The Old Fuel Depot is located on what was once the offices and canteen for the Twemlow Fuel Depot a former Ministry of Defence Fuel Storage facility.

The Depot was once part of a strategically important network of fuel storage sites connected by a pipeline which kept Britain’s military airports supplied with fuel during times of conflict.

The secret underground network of government fuel pipelines known as the Government Pipelines and Storage System (GPSS), dates back to before World War Two. The GPSS was strategically important to keeping Britain’s airports supplied with fuel during wartime.

The Twemlow Fuel Depot was built by the government during the Cold War era and carried fuel by pipeline from the Stanlow Refinery in Cheshire which was then taken by road, rail or pumped through the GPSS across the UK. The site also served as a strategic storage buffer ensuring the continuity of the supply of fuel during times of crisis.

After the Cold war Shell UK, owners of the Stanlow Refinery, continued to operate the site as a commercial fuel depot, supplying heating oil to homes and businesses throughout Cheshire and Staffordshire. Falling demand for oil in favour of natural gas resulted in Shell vacating the site which then ceased to be used as a commercial fuel depot. In the 1980’s the site was mothballed.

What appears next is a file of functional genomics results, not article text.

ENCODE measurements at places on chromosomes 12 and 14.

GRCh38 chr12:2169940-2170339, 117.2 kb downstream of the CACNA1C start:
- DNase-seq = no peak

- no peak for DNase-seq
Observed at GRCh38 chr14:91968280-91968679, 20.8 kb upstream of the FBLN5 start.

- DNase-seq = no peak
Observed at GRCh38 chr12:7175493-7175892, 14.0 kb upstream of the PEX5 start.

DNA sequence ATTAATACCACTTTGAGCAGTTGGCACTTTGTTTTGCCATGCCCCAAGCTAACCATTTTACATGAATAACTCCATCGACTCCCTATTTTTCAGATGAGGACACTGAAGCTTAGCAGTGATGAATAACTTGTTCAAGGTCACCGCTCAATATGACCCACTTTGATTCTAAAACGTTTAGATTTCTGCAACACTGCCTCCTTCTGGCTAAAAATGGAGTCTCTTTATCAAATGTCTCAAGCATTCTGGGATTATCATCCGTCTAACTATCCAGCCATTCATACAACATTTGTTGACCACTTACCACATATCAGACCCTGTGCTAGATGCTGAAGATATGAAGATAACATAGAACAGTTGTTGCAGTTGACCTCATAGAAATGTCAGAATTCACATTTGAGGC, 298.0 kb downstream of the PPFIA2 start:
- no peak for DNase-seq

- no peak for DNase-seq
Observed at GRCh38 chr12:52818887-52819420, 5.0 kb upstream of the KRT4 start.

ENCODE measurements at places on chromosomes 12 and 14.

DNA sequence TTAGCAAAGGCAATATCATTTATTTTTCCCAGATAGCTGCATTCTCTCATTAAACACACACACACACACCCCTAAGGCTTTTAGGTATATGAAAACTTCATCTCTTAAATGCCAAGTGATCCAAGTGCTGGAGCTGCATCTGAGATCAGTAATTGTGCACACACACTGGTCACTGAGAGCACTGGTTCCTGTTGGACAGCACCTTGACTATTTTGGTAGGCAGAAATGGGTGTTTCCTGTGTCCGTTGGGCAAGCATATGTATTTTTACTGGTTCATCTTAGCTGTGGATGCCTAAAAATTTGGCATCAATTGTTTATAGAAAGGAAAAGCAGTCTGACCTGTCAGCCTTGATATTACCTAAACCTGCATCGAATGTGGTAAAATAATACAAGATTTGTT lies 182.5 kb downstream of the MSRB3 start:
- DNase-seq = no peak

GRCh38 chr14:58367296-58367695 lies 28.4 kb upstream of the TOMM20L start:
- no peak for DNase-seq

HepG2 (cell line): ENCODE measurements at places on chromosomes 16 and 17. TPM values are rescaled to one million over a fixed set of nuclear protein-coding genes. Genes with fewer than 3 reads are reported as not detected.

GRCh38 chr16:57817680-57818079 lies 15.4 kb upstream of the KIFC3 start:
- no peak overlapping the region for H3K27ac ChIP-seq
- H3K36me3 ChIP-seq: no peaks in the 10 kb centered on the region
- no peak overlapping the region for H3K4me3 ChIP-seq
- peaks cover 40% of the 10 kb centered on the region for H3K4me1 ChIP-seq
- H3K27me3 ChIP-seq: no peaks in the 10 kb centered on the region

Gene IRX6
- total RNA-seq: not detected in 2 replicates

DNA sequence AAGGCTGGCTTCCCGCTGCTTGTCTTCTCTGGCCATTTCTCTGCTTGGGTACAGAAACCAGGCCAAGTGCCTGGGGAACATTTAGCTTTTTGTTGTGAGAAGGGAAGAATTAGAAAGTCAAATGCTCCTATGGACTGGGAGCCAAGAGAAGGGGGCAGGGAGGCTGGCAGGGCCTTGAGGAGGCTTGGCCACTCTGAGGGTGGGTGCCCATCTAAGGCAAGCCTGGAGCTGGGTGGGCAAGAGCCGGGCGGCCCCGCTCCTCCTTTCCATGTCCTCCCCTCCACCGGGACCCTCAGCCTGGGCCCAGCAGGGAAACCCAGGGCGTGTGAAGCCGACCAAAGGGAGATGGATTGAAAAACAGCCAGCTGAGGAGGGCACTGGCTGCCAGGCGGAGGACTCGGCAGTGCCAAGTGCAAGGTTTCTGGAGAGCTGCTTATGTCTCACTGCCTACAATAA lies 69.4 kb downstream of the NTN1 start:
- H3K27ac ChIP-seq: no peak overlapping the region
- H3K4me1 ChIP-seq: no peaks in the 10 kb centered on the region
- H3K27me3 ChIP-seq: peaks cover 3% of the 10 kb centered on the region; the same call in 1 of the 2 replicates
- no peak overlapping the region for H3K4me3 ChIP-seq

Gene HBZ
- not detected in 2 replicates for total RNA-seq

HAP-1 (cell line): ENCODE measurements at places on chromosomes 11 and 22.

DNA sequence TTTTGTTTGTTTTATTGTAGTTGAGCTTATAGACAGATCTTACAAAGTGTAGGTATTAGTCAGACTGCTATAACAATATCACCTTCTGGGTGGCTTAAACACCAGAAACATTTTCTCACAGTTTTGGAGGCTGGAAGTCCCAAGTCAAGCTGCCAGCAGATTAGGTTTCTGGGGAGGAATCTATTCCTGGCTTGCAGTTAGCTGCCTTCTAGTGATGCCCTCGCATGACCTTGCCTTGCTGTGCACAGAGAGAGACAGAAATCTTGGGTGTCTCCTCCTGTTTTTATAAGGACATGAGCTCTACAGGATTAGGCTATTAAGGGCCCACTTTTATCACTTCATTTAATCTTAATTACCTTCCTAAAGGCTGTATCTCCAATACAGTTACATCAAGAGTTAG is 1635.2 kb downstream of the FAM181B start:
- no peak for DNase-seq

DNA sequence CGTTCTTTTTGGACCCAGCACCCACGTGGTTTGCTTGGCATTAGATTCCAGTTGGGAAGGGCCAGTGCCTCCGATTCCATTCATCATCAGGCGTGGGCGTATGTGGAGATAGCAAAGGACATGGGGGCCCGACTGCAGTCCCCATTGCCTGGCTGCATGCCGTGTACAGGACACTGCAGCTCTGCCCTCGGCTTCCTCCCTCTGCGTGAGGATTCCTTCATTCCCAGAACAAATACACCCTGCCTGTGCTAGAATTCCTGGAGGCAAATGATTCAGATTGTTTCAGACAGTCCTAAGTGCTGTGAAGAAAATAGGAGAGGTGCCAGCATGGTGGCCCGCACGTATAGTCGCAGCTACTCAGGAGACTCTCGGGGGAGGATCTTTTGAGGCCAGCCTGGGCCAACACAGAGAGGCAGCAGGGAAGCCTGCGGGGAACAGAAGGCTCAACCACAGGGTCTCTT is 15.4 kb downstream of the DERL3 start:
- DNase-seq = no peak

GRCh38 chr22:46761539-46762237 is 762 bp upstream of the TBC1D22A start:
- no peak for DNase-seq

The former offices were let to a local business whilst the canteen became home to the local Scout Group who continued to use the building until the 2000s. In the late 1990’s David Giles joined the Scout Group as a leader. David worked for Shell International and at the time was oblivious to Shell’s connection with the site nor did he have any idea that the former canteen would soon become so important to his future plans.

2007 saw the sale of the former Twemlow Fuel Depot to Mr Ray Brown, a local farmer who envisaged building a biogas plant on the site in order to generate electricity from farm slurry. Asbestos was then discovered in the building and the Scout Group stopped using the old canteen, the Biogas project was refused planning approval and the site workshops, barn and grassed mounds reverted to agricultural use.

Ten years later, David and his wife Beverley were part of a team who built a new Scout Hut in the neighbouring village of Goostrey. Shortly after this David took advantage of an early retirement from his career with Shell and established a consultancy business. Suffering the distractions of previously working from home, David enthusiastically set out to find a small office a task that proved more difficult than he imagined!

David mentioned his dilemma to his friend Ray Brown who suggested a possible solution and, after meeting Ray and his wife Jill for a glass or more of encouragement the idea of The Old Fuel Depot was born!

The Old Fuel Depot has been part funded by the European Agricultural Fund for Rural Development as part of their program to grow employment in the rural economy and the wider supply chain network. We are extremely grateful to them for their support in helping us transform a once derelict asbestos riddled building to a thriving small business community.